Category Archives: Regiments/Units

The 10th Vermont Infantry at the Battle of Cedar Creek

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What was George Crook’s Command?

The command of Maj. Gen. George Crook in Sheridan’s Army of the Shenandoah consisted of two infantry divisions and a single artillery brigade. This command is often erroneously referred to by both officers within Sheridan’s army and historians as the Eighth Army Corps. The Eighth Army Corps was not in the Shenandoah Valley at all during 1864. That small corps served under the command of Maj. Gen. Lew Wallace and was responsible for the defense of Baltimore. Wallace commanded it at the Battle of Monocacy in July 1864. The Eighth Corps was so small that a division of the Sixth Corps comprised the vast majority of Wallace’s small command.

The force serving under Crook in the Shenandoah Valley was formally known as the Army of West Virginia. A number of its troops had been part of the Eighth Corps in 1863 under Robert Milroy and some even wore that corps’s official badge on the hats. For this reason, many officers and men of Sheridan’s army believed that Crook’s men were the Eighth Corps. Even officers referred to that command as such.

The veteran’s of Crook’s command often decried being called the Eighth in veteran newspapers and insisted on being referred to as the Army of West Virginia. This horror at being referred to as the Eighth Corps was especially strong among the men of Col. Isaac Duval’s (formerly Crook’s) division, which had no connection to Milroy’s disgraced command. Instead, they pointed to their proud roots in the Kanawha Division which served proudly at South Mountain and Antietam in 1862.

Most telling was the pride these veterans had in their commander. One of them wrote that he was satisfied at simply being called one of “Crook’s men.”

For more information on Crook’s command, see my latest book, “The Last Battle of Winchester.”

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The 151st New York, Third Division, Sixth Army Corps in the Shenandoah Valley

The Orleans American.
ALBION, N. Y.
Thursday Morning. Oct. 13, 1864.
Interesting Letter from the Shenandoah Valley, Virginia.
CAMP NEAR BERRYVILLE, VA.
September, 17, 1864.
BRUNER BROTHERS:— We are in camp on or near Clifton Farms. We know very little about the place, but suppose it to be one of the great, broad possessions of Virginia aristocracy. We came here the 3d inst. This is the longest rest we have had since the pulling up of camp near Culpepper, May 3d. Here there is no firing oftener than once in two or three days. Day before yesterday there was a reconnaissance by the Cavalry supported by the 2d Division of the 6th Corps. Yesterday morning they brought in an entire regiment of South Carolina prisoners.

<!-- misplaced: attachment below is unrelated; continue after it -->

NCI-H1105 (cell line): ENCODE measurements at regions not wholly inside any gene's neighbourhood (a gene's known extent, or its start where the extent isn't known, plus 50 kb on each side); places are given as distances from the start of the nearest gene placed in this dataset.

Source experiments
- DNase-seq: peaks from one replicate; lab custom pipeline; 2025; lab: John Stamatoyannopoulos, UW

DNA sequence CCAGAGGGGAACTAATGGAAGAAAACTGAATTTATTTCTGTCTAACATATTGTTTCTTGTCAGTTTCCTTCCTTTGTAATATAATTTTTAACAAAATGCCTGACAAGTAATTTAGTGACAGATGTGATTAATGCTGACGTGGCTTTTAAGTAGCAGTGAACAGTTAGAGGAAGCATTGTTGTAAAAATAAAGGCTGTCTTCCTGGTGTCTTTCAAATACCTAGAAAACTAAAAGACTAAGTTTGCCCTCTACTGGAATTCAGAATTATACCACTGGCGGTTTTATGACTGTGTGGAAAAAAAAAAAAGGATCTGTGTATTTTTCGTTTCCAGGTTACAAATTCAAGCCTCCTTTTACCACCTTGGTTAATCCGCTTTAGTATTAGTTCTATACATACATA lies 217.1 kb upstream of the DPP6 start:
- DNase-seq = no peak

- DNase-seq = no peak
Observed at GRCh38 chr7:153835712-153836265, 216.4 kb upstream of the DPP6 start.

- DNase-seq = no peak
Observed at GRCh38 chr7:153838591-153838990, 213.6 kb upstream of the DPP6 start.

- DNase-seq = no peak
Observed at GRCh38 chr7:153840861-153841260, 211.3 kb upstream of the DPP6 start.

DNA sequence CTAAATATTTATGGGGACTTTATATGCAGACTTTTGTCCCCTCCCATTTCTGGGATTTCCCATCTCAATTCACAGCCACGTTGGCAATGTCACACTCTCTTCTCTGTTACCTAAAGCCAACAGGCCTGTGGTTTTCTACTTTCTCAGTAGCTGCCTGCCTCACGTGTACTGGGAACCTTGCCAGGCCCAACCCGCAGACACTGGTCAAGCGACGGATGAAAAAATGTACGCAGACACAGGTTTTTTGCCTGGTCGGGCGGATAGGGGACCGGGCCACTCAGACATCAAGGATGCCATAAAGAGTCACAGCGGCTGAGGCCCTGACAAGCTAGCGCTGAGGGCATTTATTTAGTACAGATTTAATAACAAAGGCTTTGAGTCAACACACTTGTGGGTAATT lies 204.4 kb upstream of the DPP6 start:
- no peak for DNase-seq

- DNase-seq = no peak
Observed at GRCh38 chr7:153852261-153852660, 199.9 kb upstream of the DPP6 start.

Since you heard from us at Buckeye-stream, Md., there has been a continued active campaign. We were put on the cars at Monocacy Junction, our old battle-field, the next morning and came directly to Harper’s Ferry, and thence to Bolivar Heights. The army of the Middle Department, well organized under Gen. Sheridan, a brave and accomplished soldier, advanced up the Valley as far as Strasburg; and then back again to Hoeltown, near Bolivar; out again beyond Charlestown; back again to near Harper’s Ferry; and, after a season, another forward movement as far as this place. During the time there has been several little skirmishes but with small loss to the 3d Division. The morning we were ordered from Monocacy Gen. Grant was there. He was at Gen. Hunter’s head-quarters near by the railroad, and as the troops passed by they cheered him grandly. The movements that have been made since then have taught us what he knew then and we did not. Now this morning the Corps Officer of the Day has passed along and reported that Gen. Grant had arrived and was now at Gen. Sheridan’s headquarters.
Inspections are prevalent, and affairs begin to assume a shape that indicates active operations again.
It is singular how soon after an engagement soldiers forget their sorrow for loss of friends; forget their hardships and trials and suffering. After getting in camp and rested, all hands are jubilant. All the little amusements and sports that can be invented, are indulged in. They are very innocent, and certainly beneficial and desirable. Such sports as pitching quoits, playing duck, jumping, cock-fighting &c. We go into a battle and perhaps one sees his best friends cut down by his side. This is grievous and cannot be blotted from the memory in an instant, but it does no good to brood in a melancholy mood over the matter. The hopeful and cheerful spirit is everywhere prevalent in the army. One regiment of our Brigade goes home one week from today. The 87th Pa. are brave soldiers and have done three years good service. We are rejoiced to see so many left to go home. The Brigade is having some recruits, conscripts and substitutes sent to it. Substitutes are usually poor soldiers, however. This Valley is an excellent country, but it should be entirely cleaned out and not a citizen be allowed to stay in it at present. The armies here are using up the substance of this section most effectually.
Occasionally there is a letter published in the Northern Rebel papers reported to be from soldiers. Do not believe this. There was one the other day quoted as being from a soldier in the 151st and dated at Strasburg, the 26th ult. The author ought to be a little more careful in regard to dates. We were not at Strasburg, at all at that time. Seymour, Vallandigham, Pendleton & Co., need not flatter themselves that the army is disloyal, or even partisan. Occasionally, to be sure, a sour, selfish misanthrope may talk venomously, but as a general thing the great mass speak, and will vote for Union and the suppression of the Rebellion by force of arms. The only safe Platform before the people is that of the Union. The nominees of the Baltimore Convention are satisfactory. Everything looks bright and promising.